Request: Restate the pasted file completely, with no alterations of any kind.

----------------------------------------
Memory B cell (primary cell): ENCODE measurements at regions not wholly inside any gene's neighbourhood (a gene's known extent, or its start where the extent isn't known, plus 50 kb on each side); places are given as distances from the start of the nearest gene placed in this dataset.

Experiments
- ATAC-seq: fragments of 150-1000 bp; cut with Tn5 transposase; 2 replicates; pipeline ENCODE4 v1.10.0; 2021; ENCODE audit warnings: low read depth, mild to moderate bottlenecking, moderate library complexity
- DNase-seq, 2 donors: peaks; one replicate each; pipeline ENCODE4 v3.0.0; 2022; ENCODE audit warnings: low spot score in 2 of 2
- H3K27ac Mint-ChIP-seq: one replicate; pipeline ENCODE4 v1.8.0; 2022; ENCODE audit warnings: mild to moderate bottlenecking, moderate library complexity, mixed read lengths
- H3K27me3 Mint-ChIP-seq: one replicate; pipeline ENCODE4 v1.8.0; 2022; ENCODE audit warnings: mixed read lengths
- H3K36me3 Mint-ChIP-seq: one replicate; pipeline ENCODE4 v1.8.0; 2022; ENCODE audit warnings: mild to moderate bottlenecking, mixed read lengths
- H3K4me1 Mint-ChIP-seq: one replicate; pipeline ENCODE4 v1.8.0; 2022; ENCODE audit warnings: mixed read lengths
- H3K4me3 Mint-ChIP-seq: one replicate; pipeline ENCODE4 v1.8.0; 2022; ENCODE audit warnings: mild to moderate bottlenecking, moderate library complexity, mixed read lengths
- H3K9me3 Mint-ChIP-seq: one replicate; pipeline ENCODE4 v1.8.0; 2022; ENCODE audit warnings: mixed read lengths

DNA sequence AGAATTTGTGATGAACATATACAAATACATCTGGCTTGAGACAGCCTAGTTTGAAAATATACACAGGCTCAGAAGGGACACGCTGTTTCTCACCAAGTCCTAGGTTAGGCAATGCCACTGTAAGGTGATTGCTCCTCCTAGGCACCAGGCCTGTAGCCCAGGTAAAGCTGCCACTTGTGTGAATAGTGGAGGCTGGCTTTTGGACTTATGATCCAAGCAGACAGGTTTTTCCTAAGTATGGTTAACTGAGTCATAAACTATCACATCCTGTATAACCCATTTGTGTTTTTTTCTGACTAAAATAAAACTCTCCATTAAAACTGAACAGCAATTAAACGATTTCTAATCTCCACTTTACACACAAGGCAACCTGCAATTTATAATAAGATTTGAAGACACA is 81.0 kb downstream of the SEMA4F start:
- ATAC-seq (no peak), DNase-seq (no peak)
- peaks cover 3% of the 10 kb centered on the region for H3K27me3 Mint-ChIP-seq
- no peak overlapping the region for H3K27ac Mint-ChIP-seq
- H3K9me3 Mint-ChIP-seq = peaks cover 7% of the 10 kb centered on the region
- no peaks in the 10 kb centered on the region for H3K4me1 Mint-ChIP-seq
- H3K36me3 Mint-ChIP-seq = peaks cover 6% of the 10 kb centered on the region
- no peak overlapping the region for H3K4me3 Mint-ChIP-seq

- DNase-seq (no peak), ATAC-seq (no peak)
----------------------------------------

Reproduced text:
Memory B cell (primary cell): ENCODE measurements at regions not wholly inside any gene's neighbourhood (a gene's known extent, or its start where the extent isn't known, plus 50 kb on each side); places are given as distances from the start of the nearest gene placed in this dataset.

Experiments
- ATAC-seq: fragments of 150-1000 bp; cut with Tn5 transposase; 2 replicates; pipeline ENCODE4 v1.10.0; 2021; ENCODE audit warnings: low read depth, mild to moderate bottlenecking, moderate library complexity
- DNase-seq, 2 donors: peaks; one replicate each; pipeline ENCODE4 v3.0.0; 2022; ENCODE audit warnings: low spot score in 2 of 2
- H3K27ac Mint-ChIP-seq: one replicate; pipeline ENCODE4 v1.8.0; 2022; ENCODE audit warnings: mild to moderate bottlenecking, moderate library complexity, mixed read lengths
- H3K27me3 Mint-ChIP-seq: one replicate; pipeline ENCODE4 v1.8.0; 2022; ENCODE audit warnings: mixed read lengths
- H3K36me3 Mint-ChIP-seq: one replicate; pipeline ENCODE4 v1.8.0; 2022; ENCODE audit warnings: mild to moderate bottlenecking, mixed read lengths
- H3K4me1 Mint-ChIP-seq: one replicate; pipeline ENCODE4 v1.8.0; 2022; ENCODE audit warnings: mixed read lengths
- H3K4me3 Mint-ChIP-seq: one replicate; pipeline ENCODE4 v1.8.0; 2022; ENCODE audit warnings: mild to moderate bottlenecking, moderate library complexity, mixed read lengths
- H3K9me3 Mint-ChIP-seq: one replicate; pipeline ENCODE4 v1.8.0; 2022; ENCODE audit warnings: mixed read lengths

DNA sequence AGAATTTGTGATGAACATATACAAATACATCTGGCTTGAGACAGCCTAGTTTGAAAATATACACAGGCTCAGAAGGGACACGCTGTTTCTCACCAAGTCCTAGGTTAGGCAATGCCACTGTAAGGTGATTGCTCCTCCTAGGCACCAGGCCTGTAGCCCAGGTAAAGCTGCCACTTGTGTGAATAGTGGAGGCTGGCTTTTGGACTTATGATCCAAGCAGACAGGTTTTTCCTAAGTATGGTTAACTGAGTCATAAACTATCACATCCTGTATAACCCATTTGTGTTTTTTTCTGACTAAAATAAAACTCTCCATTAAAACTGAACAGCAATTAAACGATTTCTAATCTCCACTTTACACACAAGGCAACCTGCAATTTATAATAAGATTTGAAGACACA is 81.0 kb downstream of the SEMA4F start:
- ATAC-seq (no peak), DNase-seq (no peak)
- peaks cover 3% of the 10 kb centered on the region for H3K27me3 Mint-ChIP-seq
- no peak overlapping the region for H3K27ac Mint-ChIP-seq
- H3K9me3 Mint-ChIP-seq = peaks cover 7% of the 10 kb centered on the region
- no peaks in the 10 kb centered on the region for H3K4me1 Mint-ChIP-seq
- H3K36me3 Mint-ChIP-seq = peaks cover 6% of the 10 kb centered on the region
- no peak overlapping the region for H3K4me3 Mint-ChIP-seq

- DNase-seq (no peak), ATAC-seq (no peak)